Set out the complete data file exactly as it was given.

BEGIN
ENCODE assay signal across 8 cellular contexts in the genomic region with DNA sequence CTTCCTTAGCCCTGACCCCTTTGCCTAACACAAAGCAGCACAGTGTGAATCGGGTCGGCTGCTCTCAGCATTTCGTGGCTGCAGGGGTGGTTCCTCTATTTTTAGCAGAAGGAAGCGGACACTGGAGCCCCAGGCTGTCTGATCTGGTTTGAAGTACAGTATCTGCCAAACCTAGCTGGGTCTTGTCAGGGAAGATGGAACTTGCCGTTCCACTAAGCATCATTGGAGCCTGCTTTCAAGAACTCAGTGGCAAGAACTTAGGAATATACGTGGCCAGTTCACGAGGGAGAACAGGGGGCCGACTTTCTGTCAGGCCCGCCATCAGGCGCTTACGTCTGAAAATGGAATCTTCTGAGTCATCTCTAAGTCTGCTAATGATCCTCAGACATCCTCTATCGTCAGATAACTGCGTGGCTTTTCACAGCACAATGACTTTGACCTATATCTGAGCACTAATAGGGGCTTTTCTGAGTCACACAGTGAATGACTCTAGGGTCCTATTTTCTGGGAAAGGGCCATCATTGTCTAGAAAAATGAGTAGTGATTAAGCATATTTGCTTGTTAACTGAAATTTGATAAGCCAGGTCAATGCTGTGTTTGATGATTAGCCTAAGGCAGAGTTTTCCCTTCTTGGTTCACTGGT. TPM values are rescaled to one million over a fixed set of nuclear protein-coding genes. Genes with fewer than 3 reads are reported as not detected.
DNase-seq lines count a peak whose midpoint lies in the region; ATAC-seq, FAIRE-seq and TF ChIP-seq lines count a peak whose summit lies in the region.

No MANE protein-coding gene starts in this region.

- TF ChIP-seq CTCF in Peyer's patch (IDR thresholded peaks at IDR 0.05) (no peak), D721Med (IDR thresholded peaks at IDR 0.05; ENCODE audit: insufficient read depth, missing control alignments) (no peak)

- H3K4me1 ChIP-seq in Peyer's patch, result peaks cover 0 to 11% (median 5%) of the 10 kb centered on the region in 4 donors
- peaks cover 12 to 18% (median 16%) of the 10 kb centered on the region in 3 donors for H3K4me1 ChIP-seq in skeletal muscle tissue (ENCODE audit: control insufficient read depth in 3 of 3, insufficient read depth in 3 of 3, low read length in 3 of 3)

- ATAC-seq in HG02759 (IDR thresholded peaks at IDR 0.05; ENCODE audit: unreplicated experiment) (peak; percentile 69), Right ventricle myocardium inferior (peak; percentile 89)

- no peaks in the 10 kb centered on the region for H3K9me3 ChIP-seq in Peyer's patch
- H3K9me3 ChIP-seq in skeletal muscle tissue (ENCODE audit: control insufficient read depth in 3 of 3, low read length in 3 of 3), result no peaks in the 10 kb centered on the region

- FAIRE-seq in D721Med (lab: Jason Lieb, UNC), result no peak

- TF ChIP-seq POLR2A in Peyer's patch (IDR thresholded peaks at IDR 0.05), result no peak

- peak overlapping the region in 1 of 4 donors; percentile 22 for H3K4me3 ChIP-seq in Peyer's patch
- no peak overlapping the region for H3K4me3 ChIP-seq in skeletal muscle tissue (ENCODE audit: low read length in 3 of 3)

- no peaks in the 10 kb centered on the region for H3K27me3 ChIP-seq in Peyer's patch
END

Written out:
ENCODE assay signal across 8 cellular contexts in the genomic region with DNA sequence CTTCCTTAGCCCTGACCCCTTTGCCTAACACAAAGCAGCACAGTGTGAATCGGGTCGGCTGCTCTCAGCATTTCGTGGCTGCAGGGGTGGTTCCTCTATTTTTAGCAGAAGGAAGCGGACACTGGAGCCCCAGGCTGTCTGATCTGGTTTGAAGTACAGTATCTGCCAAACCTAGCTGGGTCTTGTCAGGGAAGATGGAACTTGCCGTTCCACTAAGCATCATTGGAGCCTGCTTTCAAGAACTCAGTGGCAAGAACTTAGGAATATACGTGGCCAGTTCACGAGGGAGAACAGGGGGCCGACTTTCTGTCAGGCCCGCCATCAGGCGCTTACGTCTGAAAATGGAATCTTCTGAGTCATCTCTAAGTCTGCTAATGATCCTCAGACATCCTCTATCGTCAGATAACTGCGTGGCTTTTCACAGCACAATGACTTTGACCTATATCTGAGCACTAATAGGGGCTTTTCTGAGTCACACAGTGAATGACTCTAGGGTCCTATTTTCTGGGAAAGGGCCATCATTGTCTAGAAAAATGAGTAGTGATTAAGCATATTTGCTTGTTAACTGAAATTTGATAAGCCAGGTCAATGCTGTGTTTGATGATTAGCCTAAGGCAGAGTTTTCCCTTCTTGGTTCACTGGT. TPM values are rescaled to one million over a fixed set of nuclear protein-coding genes. Genes with fewer than 3 reads are reported as not detected.
DNase-seq lines count a peak whose midpoint lies in the region; ATAC-seq, FAIRE-seq and TF ChIP-seq lines count a peak whose summit lies in the region.

No MANE protein-coding gene starts in this region.

- TF ChIP-seq CTCF in Peyer's patch (IDR thresholded peaks at IDR 0.05) (no peak), D721Med (IDR thresholded peaks at IDR 0.05; ENCODE audit: insufficient read depth, missing control alignments) (no peak)

- H3K4me1 ChIP-seq in Peyer's patch, result peaks cover 0 to 11% (median 5%) of the 10 kb centered on the region in 4 donors
- peaks cover 12 to 18% (median 16%) of the 10 kb centered on the region in 3 donors for H3K4me1 ChIP-seq in skeletal muscle tissue (ENCODE audit: control insufficient read depth in 3 of 3, insufficient read depth in 3 of 3, low read length in 3 of 3)

- ATAC-seq in HG02759 (IDR thresholded peaks at IDR 0.05; ENCODE audit: unreplicated experiment) (peak; percentile 69), Right ventricle myocardium inferior (peak; percentile 89)

- no peaks in the 10 kb centered on the region for H3K9me3 ChIP-seq in Peyer's patch
- H3K9me3 ChIP-seq in skeletal muscle tissue (ENCODE audit: control insufficient read depth in 3 of 3, low read length in 3 of 3), result no peaks in the 10 kb centered on the region

- FAIRE-seq in D721Med (lab: Jason Lieb, UNC), result no peak

- TF ChIP-seq POLR2A in Peyer's patch (IDR thresholded peaks at IDR 0.05), result no peak

- peak overlapping the region in 1 of 4 donors; percentile 22 for H3K4me3 ChIP-seq in Peyer's patch
- no peak overlapping the region for H3K4me3 ChIP-seq in skeletal muscle tissue (ENCODE audit: low read length in 3 of 3)

- no peaks in the 10 kb centered on the region for H3K27me3 ChIP-seq in Peyer's patch